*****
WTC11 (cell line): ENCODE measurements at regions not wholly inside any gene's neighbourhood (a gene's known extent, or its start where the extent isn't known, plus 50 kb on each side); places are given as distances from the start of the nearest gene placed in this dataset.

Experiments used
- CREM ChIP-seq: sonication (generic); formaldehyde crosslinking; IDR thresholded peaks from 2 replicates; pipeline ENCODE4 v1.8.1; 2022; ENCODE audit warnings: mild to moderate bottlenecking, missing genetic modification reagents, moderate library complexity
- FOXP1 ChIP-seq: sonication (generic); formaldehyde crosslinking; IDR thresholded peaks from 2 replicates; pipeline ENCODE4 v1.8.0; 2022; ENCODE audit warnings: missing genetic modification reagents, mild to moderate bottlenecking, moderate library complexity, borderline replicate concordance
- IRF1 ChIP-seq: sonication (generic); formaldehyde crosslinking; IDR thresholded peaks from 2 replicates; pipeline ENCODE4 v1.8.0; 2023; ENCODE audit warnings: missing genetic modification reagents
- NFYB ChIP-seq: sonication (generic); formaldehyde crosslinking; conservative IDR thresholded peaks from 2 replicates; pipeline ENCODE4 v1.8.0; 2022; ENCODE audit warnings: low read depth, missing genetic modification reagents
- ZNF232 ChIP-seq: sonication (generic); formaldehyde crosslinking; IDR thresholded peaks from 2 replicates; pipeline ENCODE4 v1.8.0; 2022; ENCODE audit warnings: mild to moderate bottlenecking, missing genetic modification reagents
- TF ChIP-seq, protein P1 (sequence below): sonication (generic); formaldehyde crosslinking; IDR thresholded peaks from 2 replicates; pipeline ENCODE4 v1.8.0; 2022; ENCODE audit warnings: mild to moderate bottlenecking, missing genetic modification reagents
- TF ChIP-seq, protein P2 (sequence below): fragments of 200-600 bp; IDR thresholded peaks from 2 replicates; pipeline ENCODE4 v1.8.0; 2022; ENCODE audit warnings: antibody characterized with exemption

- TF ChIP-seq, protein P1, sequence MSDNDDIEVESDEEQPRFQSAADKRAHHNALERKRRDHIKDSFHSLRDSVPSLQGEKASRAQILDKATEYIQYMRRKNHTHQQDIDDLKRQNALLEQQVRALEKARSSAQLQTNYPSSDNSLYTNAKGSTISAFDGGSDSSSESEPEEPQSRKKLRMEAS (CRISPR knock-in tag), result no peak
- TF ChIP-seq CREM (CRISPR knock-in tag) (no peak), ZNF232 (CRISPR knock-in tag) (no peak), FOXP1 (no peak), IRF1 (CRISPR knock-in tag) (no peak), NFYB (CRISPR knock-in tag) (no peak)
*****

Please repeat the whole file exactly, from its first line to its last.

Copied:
WTC11 (cell line): ENCODE measurements at regions not wholly inside any gene's neighbourhood (a gene's known extent, or its start where the extent isn't known, plus 50 kb on each side); places are given as distances from the start of the nearest gene placed in this dataset.

Experiments used
- CREM ChIP-seq: sonication (generic); formaldehyde crosslinking; IDR thresholded peaks from 2 replicates; pipeline ENCODE4 v1.8.1; 2022; ENCODE audit warnings: mild to moderate bottlenecking, missing genetic modification reagents, moderate library complexity
- FOXP1 ChIP-seq: sonication (generic); formaldehyde crosslinking; IDR thresholded peaks from 2 replicates; pipeline ENCODE4 v1.8.0; 2022; ENCODE audit warnings: missing genetic modification reagents, mild to moderate bottlenecking, moderate library complexity, borderline replicate concordance
- IRF1 ChIP-seq: sonication (generic); formaldehyde crosslinking; IDR thresholded peaks from 2 replicates; pipeline ENCODE4 v1.8.0; 2023; ENCODE audit warnings: missing genetic modification reagents
- NFYB ChIP-seq: sonication (generic); formaldehyde crosslinking; conservative IDR thresholded peaks from 2 replicates; pipeline ENCODE4 v1.8.0; 2022; ENCODE audit warnings: low read depth, missing genetic modification reagents
- ZNF232 ChIP-seq: sonication (generic); formaldehyde crosslinking; IDR thresholded peaks from 2 replicates; pipeline ENCODE4 v1.8.0; 2022; ENCODE audit warnings: mild to moderate bottlenecking, missing genetic modification reagents
- TF ChIP-seq, protein P1 (sequence below): sonication (generic); formaldehyde crosslinking; IDR thresholded peaks from 2 replicates; pipeline ENCODE4 v1.8.0; 2022; ENCODE audit warnings: mild to moderate bottlenecking, missing genetic modification reagents
- TF ChIP-seq, protein P2 (sequence below): fragments of 200-600 bp; IDR thresholded peaks from 2 replicates; pipeline ENCODE4 v1.8.0; 2022; ENCODE audit warnings: antibody characterized with exemption

- TF ChIP-seq, protein P1, sequence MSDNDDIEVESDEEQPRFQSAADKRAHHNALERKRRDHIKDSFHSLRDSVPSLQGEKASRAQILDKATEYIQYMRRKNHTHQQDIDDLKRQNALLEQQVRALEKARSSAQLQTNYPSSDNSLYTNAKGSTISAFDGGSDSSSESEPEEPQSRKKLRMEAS (CRISPR knock-in tag), result no peak
- TF ChIP-seq CREM (CRISPR knock-in tag) (no peak), ZNF232 (CRISPR knock-in tag) (no peak), FOXP1 (no peak), IRF1 (CRISPR knock-in tag) (no peak), NFYB (CRISPR knock-in tag) (no peak)